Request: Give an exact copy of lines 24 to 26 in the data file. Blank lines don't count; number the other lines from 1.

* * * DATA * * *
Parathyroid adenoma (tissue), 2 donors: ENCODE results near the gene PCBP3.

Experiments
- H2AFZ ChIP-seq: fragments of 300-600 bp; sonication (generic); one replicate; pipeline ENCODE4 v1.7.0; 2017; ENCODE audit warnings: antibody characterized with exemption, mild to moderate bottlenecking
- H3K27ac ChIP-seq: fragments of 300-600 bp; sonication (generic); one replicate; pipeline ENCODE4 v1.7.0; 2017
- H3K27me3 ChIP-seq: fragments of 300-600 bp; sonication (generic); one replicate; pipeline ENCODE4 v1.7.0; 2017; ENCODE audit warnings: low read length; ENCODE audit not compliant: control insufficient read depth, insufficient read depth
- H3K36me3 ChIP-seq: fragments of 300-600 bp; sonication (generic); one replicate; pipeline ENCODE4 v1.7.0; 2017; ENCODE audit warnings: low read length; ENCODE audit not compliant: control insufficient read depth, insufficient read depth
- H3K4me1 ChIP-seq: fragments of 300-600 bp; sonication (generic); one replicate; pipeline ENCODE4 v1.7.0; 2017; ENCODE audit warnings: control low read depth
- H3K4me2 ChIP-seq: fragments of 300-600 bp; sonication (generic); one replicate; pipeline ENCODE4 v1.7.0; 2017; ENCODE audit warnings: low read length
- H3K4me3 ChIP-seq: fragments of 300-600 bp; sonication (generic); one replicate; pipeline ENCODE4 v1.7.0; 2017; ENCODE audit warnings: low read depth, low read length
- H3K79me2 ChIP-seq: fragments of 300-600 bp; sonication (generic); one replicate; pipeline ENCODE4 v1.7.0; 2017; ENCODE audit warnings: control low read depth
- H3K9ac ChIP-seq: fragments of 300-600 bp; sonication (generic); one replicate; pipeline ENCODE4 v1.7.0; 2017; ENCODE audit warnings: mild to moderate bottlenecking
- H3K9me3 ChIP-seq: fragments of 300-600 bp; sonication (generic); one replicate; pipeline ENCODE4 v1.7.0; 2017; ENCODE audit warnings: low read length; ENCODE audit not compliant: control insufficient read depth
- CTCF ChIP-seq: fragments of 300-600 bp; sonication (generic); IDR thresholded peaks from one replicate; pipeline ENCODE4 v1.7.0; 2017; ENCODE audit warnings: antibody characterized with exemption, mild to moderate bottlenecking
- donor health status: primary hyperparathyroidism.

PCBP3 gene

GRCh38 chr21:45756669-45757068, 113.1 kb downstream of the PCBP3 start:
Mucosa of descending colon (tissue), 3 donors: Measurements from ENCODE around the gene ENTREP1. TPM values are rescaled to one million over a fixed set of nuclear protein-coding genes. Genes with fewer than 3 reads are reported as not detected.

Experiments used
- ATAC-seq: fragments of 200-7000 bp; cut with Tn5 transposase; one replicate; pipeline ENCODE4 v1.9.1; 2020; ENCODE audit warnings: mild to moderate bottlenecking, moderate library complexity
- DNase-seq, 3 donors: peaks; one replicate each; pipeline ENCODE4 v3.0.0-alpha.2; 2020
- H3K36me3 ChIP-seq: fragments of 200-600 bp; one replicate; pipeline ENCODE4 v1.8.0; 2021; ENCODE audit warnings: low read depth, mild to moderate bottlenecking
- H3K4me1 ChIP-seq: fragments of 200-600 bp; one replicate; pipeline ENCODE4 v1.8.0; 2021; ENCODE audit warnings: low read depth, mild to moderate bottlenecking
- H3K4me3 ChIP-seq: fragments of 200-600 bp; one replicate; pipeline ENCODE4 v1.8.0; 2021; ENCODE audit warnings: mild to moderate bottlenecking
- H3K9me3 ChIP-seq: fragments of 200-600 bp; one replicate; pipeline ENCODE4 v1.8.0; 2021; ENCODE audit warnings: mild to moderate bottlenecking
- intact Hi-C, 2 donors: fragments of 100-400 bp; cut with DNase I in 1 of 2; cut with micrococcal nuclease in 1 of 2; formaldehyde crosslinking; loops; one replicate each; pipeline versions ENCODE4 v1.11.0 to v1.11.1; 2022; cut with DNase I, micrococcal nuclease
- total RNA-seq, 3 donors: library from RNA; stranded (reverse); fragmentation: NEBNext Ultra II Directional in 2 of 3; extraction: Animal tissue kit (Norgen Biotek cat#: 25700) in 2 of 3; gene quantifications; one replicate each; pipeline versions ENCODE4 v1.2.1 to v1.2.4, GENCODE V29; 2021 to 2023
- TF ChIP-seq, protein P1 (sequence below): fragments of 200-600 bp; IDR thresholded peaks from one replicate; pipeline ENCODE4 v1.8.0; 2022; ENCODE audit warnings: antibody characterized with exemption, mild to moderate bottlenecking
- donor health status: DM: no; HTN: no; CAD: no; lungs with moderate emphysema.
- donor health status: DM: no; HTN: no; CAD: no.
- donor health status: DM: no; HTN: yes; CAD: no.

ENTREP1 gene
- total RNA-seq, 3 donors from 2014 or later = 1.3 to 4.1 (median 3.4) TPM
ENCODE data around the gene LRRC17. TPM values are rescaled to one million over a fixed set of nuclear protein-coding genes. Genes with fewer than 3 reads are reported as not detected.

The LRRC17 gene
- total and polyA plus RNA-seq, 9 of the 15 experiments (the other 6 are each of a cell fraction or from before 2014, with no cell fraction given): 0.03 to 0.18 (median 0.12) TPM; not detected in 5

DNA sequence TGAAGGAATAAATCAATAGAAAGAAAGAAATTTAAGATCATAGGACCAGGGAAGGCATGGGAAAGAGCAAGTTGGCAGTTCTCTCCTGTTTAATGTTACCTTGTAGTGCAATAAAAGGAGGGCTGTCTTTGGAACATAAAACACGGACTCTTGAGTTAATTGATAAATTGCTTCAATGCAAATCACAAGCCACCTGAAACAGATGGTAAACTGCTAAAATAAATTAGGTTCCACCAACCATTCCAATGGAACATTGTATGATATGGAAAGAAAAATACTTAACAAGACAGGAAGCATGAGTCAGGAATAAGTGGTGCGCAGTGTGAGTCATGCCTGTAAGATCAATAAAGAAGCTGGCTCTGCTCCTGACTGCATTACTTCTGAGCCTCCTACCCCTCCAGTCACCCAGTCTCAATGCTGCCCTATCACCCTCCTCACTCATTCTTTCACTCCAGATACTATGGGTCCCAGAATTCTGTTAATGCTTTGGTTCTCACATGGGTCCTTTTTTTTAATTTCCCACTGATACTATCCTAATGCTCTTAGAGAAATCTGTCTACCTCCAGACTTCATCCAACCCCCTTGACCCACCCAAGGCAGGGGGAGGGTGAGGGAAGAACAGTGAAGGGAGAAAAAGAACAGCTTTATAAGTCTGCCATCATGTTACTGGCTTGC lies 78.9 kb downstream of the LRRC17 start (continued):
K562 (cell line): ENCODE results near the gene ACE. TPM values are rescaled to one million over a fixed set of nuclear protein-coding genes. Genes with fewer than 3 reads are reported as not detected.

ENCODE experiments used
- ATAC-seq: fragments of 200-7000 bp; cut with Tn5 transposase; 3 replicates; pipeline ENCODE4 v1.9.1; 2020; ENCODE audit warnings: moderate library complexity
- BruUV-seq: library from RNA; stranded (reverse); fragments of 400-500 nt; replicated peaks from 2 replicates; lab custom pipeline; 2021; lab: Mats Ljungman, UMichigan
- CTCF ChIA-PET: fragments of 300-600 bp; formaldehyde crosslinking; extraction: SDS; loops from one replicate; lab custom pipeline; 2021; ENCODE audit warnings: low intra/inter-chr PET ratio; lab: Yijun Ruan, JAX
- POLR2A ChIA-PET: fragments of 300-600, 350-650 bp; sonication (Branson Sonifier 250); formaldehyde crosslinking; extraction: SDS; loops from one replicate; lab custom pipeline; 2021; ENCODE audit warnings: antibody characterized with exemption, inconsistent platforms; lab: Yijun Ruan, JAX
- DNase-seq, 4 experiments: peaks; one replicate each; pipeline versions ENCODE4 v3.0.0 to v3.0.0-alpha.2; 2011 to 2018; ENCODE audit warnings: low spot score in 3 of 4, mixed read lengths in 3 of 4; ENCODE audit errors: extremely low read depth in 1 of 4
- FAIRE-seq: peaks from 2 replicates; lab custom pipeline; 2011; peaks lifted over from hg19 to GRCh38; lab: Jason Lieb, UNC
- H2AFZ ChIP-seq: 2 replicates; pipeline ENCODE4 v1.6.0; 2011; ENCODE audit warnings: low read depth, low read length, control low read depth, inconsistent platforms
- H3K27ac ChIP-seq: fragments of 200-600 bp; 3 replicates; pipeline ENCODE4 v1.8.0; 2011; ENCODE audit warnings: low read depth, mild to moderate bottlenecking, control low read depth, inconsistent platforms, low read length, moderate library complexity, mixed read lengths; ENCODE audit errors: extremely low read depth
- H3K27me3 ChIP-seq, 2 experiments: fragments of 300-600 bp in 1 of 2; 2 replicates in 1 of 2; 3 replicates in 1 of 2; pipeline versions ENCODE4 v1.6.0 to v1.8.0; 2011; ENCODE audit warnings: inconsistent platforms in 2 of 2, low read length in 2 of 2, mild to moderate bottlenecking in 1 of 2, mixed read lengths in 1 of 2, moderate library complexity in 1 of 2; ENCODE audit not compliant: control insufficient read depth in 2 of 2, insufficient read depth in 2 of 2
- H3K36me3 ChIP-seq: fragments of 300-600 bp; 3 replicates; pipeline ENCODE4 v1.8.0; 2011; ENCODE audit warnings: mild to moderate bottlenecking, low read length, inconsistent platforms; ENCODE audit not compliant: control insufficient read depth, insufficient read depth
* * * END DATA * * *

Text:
- H3K9me3 ChIP-seq: fragments of 200-600 bp; one replicate; pipeline ENCODE4 v1.8.0; 2021; ENCODE audit warnings: mild to moderate bottlenecking
- intact Hi-C, 2 donors: fragments of 100-400 bp; cut with DNase I in 1 of 2; cut with micrococcal nuclease in 1 of 2; formaldehyde crosslinking; loops; one replicate each; pipeline versions ENCODE4 v1.11.0 to v1.11.1; 2022; cut with DNase I, micrococcal nuclease
- total RNA-seq, 3 donors: library from RNA; stranded (reverse); fragmentation: NEBNext Ultra II Directional in 2 of 3; extraction: Animal tissue kit (Norgen Biotek cat#: 25700) in 2 of 3; gene quantifications; one replicate each; pipeline versions ENCODE4 v1.2.1 to v1.2.4, GENCODE V29; 2021 to 2023